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PharmaTrust MedCenters dubbed 'game-changing technology'
August 26th, 2010
OAKVILLE, Ontario – PharmaTrust said its MedCenter remote pharmacy dispensing machines have been called "industry-changing technology" by news network CNN.
The Oakville, Ontario-based company said Wednesday that in a piece airing on Aug. 22, CNN editorial producer Nadia Bilchik explained in her segment on stories happening overseas that the MedCenters would impact the pharmacy industry in a similar way that ATM machines changed the banking world.
"We are excited that CNN took the time to dig deep and understand the differences that make our technology a game-changer," PharmaTrust chief executive Peter Suma said in a statement. "Our early customers, partners and ourselves have recognized the innovative nature of this technology and its potential impact on the pharmacy industry for years, so we're pleased to see it finally receiving global recognition."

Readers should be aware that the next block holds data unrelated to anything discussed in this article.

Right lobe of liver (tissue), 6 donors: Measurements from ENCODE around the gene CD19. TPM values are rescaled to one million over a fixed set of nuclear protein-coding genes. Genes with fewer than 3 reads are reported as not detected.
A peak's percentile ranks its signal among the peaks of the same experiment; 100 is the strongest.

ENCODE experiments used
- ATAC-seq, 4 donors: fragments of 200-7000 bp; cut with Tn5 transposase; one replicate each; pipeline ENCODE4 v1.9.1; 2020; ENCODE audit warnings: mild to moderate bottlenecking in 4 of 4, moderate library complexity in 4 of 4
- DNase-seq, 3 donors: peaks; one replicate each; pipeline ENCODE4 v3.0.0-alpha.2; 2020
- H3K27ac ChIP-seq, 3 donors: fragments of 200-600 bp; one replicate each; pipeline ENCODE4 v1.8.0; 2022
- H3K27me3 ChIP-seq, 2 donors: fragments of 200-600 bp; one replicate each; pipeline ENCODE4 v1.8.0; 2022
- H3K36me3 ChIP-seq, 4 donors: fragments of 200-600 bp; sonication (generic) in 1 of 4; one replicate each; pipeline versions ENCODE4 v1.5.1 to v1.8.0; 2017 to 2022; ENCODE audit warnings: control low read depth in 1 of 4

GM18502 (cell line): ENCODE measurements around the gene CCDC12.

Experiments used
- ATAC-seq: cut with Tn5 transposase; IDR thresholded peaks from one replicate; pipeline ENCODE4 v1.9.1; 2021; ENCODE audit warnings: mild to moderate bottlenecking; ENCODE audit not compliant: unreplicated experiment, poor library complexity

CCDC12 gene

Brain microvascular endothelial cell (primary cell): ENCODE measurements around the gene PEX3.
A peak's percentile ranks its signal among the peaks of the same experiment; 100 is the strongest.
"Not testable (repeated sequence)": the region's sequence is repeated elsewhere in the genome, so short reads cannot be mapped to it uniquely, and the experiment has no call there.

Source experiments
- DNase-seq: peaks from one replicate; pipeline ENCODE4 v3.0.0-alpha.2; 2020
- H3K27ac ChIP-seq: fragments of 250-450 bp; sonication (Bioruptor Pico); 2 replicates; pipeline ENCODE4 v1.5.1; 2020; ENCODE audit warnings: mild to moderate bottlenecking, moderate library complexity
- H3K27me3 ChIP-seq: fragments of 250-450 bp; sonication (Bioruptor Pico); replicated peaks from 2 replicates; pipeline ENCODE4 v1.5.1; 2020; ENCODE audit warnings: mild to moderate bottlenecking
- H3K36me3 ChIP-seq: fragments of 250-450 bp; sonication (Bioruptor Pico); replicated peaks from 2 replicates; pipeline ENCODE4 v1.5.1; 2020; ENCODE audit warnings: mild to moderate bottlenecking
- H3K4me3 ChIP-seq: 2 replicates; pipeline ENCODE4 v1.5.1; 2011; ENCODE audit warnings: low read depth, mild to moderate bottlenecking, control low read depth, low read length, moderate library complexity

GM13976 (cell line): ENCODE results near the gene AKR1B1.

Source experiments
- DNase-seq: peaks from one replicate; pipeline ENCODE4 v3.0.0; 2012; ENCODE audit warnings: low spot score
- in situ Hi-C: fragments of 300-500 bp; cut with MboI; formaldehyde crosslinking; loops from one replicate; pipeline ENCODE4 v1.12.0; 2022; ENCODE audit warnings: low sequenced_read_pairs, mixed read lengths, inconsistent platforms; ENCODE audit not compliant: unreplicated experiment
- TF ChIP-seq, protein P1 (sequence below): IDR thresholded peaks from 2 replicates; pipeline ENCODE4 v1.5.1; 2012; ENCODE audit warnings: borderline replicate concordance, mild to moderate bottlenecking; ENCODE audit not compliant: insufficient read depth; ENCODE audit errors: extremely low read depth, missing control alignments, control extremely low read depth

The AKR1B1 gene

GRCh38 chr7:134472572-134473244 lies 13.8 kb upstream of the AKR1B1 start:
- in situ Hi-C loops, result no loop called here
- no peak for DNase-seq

MedCenters use advanced robotics, scanning and videoconference technology to connect individuals to a pharmacist in another location, take a digital scan of a prescription, and then count out or select the appropriate medication and release it to the patient, a process controlled remotely by the pharmacist at the other end of the videoconference, according to PharmaTrust.
The company said it has been successfully operating MedCenters in select Ontario locations since 2007. It has an office in Minneapolis, recently opened an office in Britain (where trials of MedCenter are slated to begin this fall) and is set to announce the opening of a Chicago office and Kansas-based data center soon.
"What we are seeing is a global trend of increased need for access to pharmacy services in markets under increasing fiscal pressures," commented Suma. "The PharmaTrust MedCenters create cost efficiencies, broaden the reach of existing pharmacy services and make accessing those services a more convenient, more streamlined process."
PharmaTrust noted that the MedCenter technology, by handling the more technical aspects of the dispensing of prescription, frees up pharmacists to spend more time counseling patients.
"We are exploring many ways that this technology could be adapted to support increased access to quality health care services globally," Suma added. "This is truly just the beginning of where the MedCenter technology could take us."